Holland's Canals, Dams, and Dikes: Holding the Waters at Bay

There's a good reason the Dutch countryside looks as it does, crisscrossed by canals and dikes, and dotted with more than 1,000 windmills. Those picturesque mills used to serve a vital role in keeping everybody's feet dry. About a quarter of the land, including most of the Randstad, lies below sea level, and without major human intervention, large swathes of the Netherlands would either be under water or uninhabitable swamps. Just imagine, when you land at Schiphol—the name, "ship's hole," is a clue—you should be about 20 feet below the surf.

The west coast has always been protected by high dunes, but the rest of the land had to take its chances for centuries. The first to begin the fight against the sea were early settlers who built mounds in the north of the country around 500 BC, and the battle has continued ever since. Real progress was made around AD 1200 when dikes began appearing. In the 14th century, canals were dug, and the first windmills were built to pump the water off the land (a job now done by electric pumps). This transformed the fertile alluvial landscape, turning it into a farmer's paradise.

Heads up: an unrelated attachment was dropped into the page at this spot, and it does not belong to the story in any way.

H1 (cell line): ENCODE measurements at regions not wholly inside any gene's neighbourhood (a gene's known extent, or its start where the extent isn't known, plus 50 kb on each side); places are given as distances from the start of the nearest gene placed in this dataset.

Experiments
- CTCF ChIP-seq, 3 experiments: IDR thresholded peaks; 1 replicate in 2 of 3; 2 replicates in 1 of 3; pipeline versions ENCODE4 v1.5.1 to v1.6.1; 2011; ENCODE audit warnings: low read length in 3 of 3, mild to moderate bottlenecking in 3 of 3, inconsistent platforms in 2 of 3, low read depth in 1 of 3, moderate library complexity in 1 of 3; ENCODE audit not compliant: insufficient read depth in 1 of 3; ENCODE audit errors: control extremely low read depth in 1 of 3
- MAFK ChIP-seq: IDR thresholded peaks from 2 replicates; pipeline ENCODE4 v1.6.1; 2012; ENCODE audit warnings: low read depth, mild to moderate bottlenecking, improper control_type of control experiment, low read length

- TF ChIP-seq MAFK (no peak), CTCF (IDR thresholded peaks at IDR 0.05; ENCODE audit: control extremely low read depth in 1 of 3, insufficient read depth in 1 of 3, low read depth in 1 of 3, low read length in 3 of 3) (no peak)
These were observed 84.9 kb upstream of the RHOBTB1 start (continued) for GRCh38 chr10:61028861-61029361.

War on nature has waged ever since, as Holland gradually clawed back territory by closing off the Zuiderzee inland sea in 1932 to form the IJsselmeer (IJssel Lake), and by a century-long land reclamation program of polder building. The sea bit back with a vengeance one wintry night in 1953. On January 31 that year, a combination of exceptionally high tides and strong winds sent a storm surge pouring up the Rhine delta, killing around 2,000 and inundating 1,000 square miles of land.

Dutch engineers vowed this disaster would never be repeated. They responded by building the Delta Works, one of the great engineering feats of the 20th century.

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